After a silent minute, Piper said, “You should eat something.”
“I’m not hungry.”
“Try getting some sleep, then.”
Kirk chuckled ruefully. “Easier said than done.”
“On this ship, I guess that’s true.” Piper grabbed his mug and stood up. “I have to head back to sickbay. Want to stop in and say hi to Alden?”
Before he could accept the invitation, Kirk was cut off by a two-note whistle from the overhead speaker. “Captain Kirk to the bridge,” came Spock’s voice over the intraship channel.
Stepping away from the table, Kirk thumbed the transmitter switch on a nearby wall panel. “On my way. Kirk out.” He closed the channel and looked back at Piper. “Give my best to Alden.”
Piper’s reply of “Aye, Captain” trailed Kirk as he exited the galley, grateful for something new to think about.
* * *
Spock rose from the center seat as Captain Kirk emerged from the turbolift. “Report,” the captain said, making a beeline for his chair. He seemed primed to face a crisis that did not exist.
“Receiving an audio-only hail from a Federation outpost, Captain,” Spock said, moving to the right of the captain’s seat.
Rather than sit, Kirk stood to the left of his chair while he assessed the situation. “Which one?”
“Starbase 47,” Spock said, “a Watchtower-class space station, also known as Vanguard.”
“Vanguard?” Kirk narrowed his eyes while he pondered that information. Spock had yet to determine what benefit the captain accrued to his concentration by reducing his visual acuity. “I thought that base was years away from being operational.”
“Apparently not.” Spock added, “They await our reply.”
The captain glanced at Spock but said nothing. In one fluid motion he pivoted into his chair and swiveled it toward the communications officer. “Lieutenant Uhura, patch them in.”
“Aye, sir,” Uhura said. The young woman deftly routed the signal to the bridge’s main speakers. “Channel open.”
“Starbase 47, this is Captain James T. Kirk of the Starship Enterprise. Do you read me?”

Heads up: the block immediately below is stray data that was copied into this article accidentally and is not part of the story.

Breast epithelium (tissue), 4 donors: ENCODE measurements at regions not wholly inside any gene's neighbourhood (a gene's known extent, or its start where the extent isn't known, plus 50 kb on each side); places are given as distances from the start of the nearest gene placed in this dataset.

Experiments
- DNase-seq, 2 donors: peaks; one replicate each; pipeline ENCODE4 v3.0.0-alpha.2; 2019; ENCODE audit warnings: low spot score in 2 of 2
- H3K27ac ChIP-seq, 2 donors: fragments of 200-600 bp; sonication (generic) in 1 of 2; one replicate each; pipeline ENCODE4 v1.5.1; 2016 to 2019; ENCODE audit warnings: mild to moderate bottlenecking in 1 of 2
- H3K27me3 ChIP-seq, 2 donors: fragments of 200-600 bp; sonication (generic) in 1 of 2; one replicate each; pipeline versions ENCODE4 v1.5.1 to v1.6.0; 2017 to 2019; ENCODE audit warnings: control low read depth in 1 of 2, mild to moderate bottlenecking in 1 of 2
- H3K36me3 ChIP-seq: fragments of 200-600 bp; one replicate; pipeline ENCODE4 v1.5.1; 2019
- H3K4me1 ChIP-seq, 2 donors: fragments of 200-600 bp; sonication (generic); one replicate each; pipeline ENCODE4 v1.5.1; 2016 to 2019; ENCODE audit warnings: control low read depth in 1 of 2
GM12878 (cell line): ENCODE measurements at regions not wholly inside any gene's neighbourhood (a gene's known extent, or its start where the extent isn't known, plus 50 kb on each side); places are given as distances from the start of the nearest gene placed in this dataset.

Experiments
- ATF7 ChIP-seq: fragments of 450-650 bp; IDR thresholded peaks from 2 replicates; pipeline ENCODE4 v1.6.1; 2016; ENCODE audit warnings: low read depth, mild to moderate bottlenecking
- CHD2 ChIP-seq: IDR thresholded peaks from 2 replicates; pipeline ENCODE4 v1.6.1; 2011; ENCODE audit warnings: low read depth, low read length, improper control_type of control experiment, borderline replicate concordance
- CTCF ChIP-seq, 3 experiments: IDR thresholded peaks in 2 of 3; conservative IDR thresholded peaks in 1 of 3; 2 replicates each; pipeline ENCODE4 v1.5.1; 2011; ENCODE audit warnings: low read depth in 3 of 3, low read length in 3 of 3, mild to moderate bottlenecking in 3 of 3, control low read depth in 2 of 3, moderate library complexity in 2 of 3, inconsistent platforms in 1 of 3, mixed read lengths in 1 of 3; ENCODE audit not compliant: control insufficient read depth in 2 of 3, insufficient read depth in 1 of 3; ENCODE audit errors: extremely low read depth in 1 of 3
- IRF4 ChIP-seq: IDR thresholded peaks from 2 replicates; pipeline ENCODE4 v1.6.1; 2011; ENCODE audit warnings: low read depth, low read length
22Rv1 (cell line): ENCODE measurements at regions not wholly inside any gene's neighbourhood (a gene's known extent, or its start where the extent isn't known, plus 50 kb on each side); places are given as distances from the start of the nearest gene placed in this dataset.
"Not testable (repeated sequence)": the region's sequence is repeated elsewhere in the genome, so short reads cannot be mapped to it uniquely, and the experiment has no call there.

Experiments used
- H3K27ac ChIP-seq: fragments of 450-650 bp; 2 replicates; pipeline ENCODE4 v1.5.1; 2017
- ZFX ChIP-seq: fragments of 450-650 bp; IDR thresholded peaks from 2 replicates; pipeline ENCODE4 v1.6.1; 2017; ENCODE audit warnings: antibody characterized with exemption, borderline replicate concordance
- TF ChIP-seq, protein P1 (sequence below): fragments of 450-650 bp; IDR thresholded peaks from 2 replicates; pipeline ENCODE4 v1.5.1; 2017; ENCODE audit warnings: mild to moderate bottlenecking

“We read you, Enterprise,” a youthful-sounding female voice said. “Go ahead.”
“We require extensive repairs to a number of key
systems. Are you in a position to assist us with maintenance?”
“Affirmative, Captain. Should we clear a berth for you?”
The captain frowned before he answered. “Please.”
“Consider it done. What’s your ETA?”
Kirk looked to Spock, who answered in a clear baritone, “Six days, three hours, and twenty-four minutes.”
“Acknowledged,” the female voice said. “Vanguard out.”
The channel clicked off. Kirk leaned on his elbow and stared hard at the slow drift of starlight across the main viewer. Under his breath he said to Spock, “A fully operational starbase, all the way out here. Must be our lucky day.”
Spock sensed the suspicion radiating from his commanding officer. “You seem less than encouraged by the news, Captain.”
“How long does it take to build a Watchtower-class station, Spock?”
From memory, Spock said, “On average, four years, nine months—”
“And how long ago was the Vanguard project initiated?”
That required a few moments of thought. “Two years, seven months, and ten days.”
The first officer watched the slow curling of Kirk’s hand into a fist. “Somebody was in a big hurry to get this station built. With all the saber-rattling the Klingons have been doing, why put a major base this far from the Federation?”
Spock considered the most likely possibilities. “Support
for a colonization effort?”
The captain looked unconvinced. “Maybe.”
“In the absence of another rationale, it would be the most logical explanation.”
“Dig up everything in the databanks on Vanguard,” Kirk said. “I want a full briefing before we make port.”